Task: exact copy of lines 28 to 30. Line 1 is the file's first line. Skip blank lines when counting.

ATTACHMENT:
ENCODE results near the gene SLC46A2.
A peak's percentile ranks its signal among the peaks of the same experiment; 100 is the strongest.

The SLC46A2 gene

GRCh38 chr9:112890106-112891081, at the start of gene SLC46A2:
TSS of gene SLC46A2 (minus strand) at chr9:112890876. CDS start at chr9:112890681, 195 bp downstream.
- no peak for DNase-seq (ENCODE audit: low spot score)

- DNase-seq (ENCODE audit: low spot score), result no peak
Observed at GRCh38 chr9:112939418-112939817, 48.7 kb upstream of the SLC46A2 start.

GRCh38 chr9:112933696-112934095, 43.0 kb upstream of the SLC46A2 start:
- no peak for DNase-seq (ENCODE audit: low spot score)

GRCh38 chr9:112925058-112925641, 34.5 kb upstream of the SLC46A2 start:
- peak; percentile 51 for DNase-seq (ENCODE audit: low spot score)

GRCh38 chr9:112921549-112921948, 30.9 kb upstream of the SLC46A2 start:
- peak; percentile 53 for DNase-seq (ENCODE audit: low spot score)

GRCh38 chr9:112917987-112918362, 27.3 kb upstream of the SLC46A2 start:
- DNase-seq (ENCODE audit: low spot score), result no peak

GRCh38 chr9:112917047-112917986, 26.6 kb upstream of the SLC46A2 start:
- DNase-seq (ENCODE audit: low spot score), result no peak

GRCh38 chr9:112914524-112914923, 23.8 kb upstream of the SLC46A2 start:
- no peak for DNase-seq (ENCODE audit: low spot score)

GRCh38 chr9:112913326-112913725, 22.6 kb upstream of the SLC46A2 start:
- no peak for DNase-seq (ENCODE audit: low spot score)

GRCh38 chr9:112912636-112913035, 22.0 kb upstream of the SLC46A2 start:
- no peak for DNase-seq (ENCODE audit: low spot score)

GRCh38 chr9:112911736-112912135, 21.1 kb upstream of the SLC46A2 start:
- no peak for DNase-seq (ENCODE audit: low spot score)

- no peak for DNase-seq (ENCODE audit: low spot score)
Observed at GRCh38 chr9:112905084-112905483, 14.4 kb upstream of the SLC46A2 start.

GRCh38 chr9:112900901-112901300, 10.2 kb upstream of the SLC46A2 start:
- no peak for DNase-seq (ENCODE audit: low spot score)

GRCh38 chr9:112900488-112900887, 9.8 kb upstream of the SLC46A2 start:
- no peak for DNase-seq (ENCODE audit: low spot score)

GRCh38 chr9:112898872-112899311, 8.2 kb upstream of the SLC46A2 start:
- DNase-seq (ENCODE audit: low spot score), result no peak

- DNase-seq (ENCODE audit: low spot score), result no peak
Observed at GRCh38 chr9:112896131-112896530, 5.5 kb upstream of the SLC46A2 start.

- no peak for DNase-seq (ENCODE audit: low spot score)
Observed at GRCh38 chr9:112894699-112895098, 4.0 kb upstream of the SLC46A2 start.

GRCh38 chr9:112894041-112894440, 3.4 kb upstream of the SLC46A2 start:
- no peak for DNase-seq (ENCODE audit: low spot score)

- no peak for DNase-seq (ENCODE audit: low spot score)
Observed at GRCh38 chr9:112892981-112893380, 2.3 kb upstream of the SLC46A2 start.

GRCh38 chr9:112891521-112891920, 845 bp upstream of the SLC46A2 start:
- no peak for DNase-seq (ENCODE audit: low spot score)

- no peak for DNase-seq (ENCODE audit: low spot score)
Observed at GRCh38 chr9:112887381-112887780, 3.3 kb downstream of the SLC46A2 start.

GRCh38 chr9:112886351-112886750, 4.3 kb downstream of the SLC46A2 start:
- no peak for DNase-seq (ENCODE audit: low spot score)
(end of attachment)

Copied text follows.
Observed at GRCh38 chr9:112905084-112905483, 14.4 kb upstream of the SLC46A2 start.

GRCh38 chr9:112900901-112901300, 10.2 kb upstream of the SLC46A2 start:
- no peak for DNase-seq (ENCODE audit: low spot score)